Travel On Your Tee

Dustin Summers and Jason Kernevich, the creative minds behind Heads Of State Design Studio, have brought us a new collection of t-shirts that celebrate the Golden Age of Travel, paying homage to airports around the world. The brand Pilot & Captain specialises in t-shirts emblazoned the with the three letter airport codes, from TYO to SAN via MXP. They even stock a pure white shirt for the absent commercial airports of Antarctica.

Now that you know, all you need to do is pick your favourite airport, buy the t-shirt and wear it with pride.

Now for the Tokyo and Melbourne ones…



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Screen Shot 2014-07-17 at 2.39.57 pmTravel-Books_7771-FINAL-Credit-Jason-Varney



Sand Paintings

I’ve blogged about Kseniya Simonova’s awe-inspiring sand art animation before (the very touching one she did about the Ukraine war in Ukraine’s Got Talent).

Artist Joe Mangrum takes on sand in a very different manner. He has created over 650 public sand paintings on the streets of New York, Chicago, San Francisco, and other big cities since 2009. These bright and colourful sand paintings usually take him six to eight hours of back breaking work, only to have the temporary works disappear later on.

His paintings mimic the geometry and beauty of underwater creatures and carnivorous plants emanating electrical impulses. With a pop art feel to them, it’s no wonder that peple passing by can’t help but stop and stare at the entrancing works. Of course, this is all part of Mangrum’s maniacal plot to capture the imagination of his audience and make them a ‘vibrant catalyst in social interactions’.

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LEGO Banksy

Banksy is a pseudonymous U.K-based graffiti artist, political activist, film director and painter. His satirical street art and subversive epigrams combine social commentary with dark humor and can be seen on streets, walls and bridges throughout the world.

Paying tribute to Banksy’s creations, photographer Jeff Friesen has created a LEGO interpretation of Banksy’s series of works and named his collection Bricksy. As Friesen said, ‘There is something compelling about gritty street scenes rendered in clean, modernist LEO bricks’.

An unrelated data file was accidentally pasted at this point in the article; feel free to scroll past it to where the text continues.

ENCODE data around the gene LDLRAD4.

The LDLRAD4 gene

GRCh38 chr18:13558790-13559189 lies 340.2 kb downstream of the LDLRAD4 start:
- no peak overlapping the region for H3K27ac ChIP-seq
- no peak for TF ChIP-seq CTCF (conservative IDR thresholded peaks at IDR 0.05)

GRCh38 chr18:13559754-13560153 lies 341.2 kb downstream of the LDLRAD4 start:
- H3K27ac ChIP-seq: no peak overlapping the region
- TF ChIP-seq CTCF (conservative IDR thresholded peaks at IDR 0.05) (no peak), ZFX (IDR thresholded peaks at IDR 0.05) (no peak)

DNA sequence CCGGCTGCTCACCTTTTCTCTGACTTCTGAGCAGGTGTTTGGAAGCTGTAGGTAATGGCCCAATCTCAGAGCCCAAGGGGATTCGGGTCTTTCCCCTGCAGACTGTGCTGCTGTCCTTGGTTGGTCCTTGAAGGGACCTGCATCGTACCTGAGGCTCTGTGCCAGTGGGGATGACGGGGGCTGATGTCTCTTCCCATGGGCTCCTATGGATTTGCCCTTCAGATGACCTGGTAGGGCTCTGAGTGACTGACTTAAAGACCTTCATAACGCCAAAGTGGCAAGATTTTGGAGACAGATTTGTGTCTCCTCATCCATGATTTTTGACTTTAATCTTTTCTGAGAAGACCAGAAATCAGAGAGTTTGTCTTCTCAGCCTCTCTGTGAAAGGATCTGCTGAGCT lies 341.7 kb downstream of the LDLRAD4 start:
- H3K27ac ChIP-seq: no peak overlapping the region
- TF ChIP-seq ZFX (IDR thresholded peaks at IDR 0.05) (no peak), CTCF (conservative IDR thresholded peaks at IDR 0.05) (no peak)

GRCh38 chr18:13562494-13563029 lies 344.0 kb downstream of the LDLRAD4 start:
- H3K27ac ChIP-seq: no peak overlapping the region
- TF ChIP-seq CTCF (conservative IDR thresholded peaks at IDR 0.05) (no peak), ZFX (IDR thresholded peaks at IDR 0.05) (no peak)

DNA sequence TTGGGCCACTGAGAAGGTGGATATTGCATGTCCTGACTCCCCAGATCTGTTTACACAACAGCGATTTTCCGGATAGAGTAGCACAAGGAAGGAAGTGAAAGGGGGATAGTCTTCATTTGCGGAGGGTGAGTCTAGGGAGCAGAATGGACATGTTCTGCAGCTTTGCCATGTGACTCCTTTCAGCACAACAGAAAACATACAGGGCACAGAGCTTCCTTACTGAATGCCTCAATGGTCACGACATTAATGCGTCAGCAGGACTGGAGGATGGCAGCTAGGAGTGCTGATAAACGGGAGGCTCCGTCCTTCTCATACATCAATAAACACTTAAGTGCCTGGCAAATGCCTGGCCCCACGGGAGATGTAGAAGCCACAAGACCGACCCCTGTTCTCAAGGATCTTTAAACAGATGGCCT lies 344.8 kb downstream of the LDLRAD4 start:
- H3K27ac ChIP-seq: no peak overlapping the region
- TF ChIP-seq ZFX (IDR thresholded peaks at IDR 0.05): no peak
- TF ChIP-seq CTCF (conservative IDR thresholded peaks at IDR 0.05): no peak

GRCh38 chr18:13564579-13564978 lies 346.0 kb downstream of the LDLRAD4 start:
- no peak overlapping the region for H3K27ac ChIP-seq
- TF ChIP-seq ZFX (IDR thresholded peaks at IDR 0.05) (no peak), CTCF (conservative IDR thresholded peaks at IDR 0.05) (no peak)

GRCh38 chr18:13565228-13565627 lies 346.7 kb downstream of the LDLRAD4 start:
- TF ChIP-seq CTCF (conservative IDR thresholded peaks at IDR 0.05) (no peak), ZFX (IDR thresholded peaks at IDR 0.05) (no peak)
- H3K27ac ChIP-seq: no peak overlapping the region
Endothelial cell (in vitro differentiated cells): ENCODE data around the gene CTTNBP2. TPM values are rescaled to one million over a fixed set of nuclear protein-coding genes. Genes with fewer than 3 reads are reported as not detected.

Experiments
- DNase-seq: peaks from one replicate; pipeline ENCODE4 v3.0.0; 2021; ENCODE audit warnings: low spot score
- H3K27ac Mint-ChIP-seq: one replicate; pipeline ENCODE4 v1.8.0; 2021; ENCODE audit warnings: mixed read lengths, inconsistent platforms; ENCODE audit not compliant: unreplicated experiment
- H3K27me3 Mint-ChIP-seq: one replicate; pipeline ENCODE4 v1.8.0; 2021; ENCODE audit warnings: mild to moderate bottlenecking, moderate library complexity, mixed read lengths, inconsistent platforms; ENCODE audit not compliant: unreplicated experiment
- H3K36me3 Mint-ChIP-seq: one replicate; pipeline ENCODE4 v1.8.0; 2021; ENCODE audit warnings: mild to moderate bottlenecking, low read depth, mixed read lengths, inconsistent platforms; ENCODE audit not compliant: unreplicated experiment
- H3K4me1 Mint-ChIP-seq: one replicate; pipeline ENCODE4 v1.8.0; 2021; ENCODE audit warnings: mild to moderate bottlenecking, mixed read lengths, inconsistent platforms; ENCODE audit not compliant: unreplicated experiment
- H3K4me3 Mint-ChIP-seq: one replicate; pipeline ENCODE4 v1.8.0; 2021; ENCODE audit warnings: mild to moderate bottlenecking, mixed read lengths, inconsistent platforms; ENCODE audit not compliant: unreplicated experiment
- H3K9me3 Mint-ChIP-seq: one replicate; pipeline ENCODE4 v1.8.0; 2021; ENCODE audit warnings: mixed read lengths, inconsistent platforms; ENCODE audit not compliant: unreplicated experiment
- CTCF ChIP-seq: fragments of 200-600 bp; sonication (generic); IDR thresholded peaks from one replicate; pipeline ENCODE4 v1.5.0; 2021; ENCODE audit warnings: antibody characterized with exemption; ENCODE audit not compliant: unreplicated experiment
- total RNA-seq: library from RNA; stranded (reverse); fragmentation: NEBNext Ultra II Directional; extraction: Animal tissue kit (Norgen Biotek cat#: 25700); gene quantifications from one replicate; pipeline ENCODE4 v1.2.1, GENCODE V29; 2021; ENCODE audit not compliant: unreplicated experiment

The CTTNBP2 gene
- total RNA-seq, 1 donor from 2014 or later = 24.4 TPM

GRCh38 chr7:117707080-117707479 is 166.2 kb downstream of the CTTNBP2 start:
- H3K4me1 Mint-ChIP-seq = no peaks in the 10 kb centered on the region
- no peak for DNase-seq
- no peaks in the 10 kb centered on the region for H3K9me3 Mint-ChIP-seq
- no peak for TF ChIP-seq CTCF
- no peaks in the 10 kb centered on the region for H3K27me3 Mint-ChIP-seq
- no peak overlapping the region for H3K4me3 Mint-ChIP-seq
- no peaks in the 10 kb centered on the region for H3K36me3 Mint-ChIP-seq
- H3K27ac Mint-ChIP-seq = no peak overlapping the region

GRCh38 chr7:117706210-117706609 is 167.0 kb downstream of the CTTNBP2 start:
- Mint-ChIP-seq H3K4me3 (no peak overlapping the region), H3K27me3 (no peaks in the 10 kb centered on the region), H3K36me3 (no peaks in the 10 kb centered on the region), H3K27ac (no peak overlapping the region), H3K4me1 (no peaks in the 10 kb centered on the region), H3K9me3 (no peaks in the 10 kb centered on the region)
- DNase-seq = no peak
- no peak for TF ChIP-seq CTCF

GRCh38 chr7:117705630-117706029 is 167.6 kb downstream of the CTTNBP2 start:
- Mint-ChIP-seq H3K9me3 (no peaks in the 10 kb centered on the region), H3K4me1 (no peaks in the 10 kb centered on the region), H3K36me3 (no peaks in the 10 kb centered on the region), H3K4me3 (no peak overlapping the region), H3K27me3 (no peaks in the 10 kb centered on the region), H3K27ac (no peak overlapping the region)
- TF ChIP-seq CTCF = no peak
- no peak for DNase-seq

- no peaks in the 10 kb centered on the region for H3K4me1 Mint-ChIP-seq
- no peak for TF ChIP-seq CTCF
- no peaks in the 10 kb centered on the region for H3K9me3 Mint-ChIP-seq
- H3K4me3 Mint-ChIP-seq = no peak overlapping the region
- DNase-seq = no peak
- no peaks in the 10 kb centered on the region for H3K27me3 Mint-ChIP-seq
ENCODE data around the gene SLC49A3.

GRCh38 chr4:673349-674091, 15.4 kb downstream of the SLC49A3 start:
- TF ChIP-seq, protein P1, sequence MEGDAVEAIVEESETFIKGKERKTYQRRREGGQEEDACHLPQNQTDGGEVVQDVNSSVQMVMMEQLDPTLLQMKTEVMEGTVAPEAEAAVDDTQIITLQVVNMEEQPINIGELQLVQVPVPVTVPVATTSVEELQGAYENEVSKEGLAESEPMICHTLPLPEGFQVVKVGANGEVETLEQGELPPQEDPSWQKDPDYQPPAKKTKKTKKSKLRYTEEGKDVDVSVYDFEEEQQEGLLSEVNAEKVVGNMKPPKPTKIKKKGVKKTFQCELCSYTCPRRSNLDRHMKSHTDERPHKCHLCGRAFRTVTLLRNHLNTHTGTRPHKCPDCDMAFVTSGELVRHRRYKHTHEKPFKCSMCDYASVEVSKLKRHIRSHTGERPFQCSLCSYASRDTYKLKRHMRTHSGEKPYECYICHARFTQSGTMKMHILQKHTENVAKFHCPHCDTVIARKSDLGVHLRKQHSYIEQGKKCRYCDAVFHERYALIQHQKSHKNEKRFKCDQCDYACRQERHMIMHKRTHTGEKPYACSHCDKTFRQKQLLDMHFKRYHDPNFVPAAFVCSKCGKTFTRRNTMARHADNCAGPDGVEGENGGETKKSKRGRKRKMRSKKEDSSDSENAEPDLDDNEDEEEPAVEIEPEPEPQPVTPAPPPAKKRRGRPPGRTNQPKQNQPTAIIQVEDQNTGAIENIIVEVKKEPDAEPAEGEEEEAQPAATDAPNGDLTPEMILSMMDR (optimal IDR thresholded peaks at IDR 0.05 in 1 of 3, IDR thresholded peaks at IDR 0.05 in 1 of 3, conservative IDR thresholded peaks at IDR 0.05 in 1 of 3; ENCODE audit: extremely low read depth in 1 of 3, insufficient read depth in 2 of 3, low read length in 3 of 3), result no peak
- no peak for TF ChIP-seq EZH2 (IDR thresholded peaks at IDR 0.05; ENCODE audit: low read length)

Inspired by Banksy’s various art pieces (seen in a small box within the different pieces featured here), Firesen not only infused his LEGO pieces with a humorous twist, but expands Banksy’s works in his own way. Along the way, they arouse the viewer into a ‘What if?’ or ‘If only’ contemplative state of mind.

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KitKat Bars As Train Tickets


London has Oyster Card, New York has MetroCard, Melbourne has Myki, and the folks using the Sanriku Railway network have KitKat. That’s right, Starting from June this year train travellers in northern Japan can use KitKat as train tickets.

The idea behind this promotion is to revitalise tourism in a part of Japan devastated by the earthquake and tsunami three years ago. The brand has been supporting the region since 2011 when Nestle discovered that the reconstruction team working on the railway had received KitKat products as a form of encouragement.

KitKat then started working with the railway company, donating 20 yen per bar to the rebuilding project. KitKat also decorated two trains and two train stations with paintings of cherry blossoms. In Japanese culture this symbolises hope. KitKat train tickets will be available until May 2015.

Source: Lost At E Minor

The Promise

The Promise (承诺) from Clayton Lai on Vimeo.

A short, moving film about a father-son relationship.

This is to all the fathers in the world who support their families in strong, silent, unwavering ways.

For everyone else, to remember to love and appreciate your parents before it is too late.

“The Promise” has been nominated for three categories in the 2014 World Film Awards: Golden Award nomination for Best International Film and Best Story, and an Award of Merit nomination for Best Director.

The Midnight Planetarium


Luxury watch maker Van Cleef & Arpels might have just compacted the vastness of outer space on your wrist with ‘The Midnight Planetarium’. This watch is gorgeous! It’s encased in 18ct gold and sports double sapphire crystals, but the real beauty lies within its face.

Each planet has a corresponding stone that represents it. Aventurine, serpentine, chloromelanite, turquoise, red jasper, blue agate, and sugilte all revolve around the watch, masquerading as planets and stars.

Earth and Mercury, Venus, Mars, Jupiter and Saturn all move according to its orbit. For Saturn, it will take 29 years to make a complete revolution of the dial, Jupiter will take 12 years, Mars 687 days, Earth 365 days, Venus 224 days, and Mercury 88 days. Just in case you’re wondering, they didn’t include Neptune, Uranus, and Pluto because their orbits are too long. There’s no point in having dials that you’ll never see rotate. And to tell the time, you just need to look at the shooting star. Cute, huh?

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A Drinkable Book


New York-based typographer Brian Gartside teamed up with scientists and engineers from Carnegie Mellon University and University of Virginia to design the Drinkable Book for Water is Life. The manual not only dispenses safe water tips, but also purifies water.

Each of its pages is coated with silver nano particles that destroy deadly diseases like cholera and typhoid, and every book is packed with enough germ-elimination power to filter up to 5,000 liters of water. It’s a marvelous piece of work.

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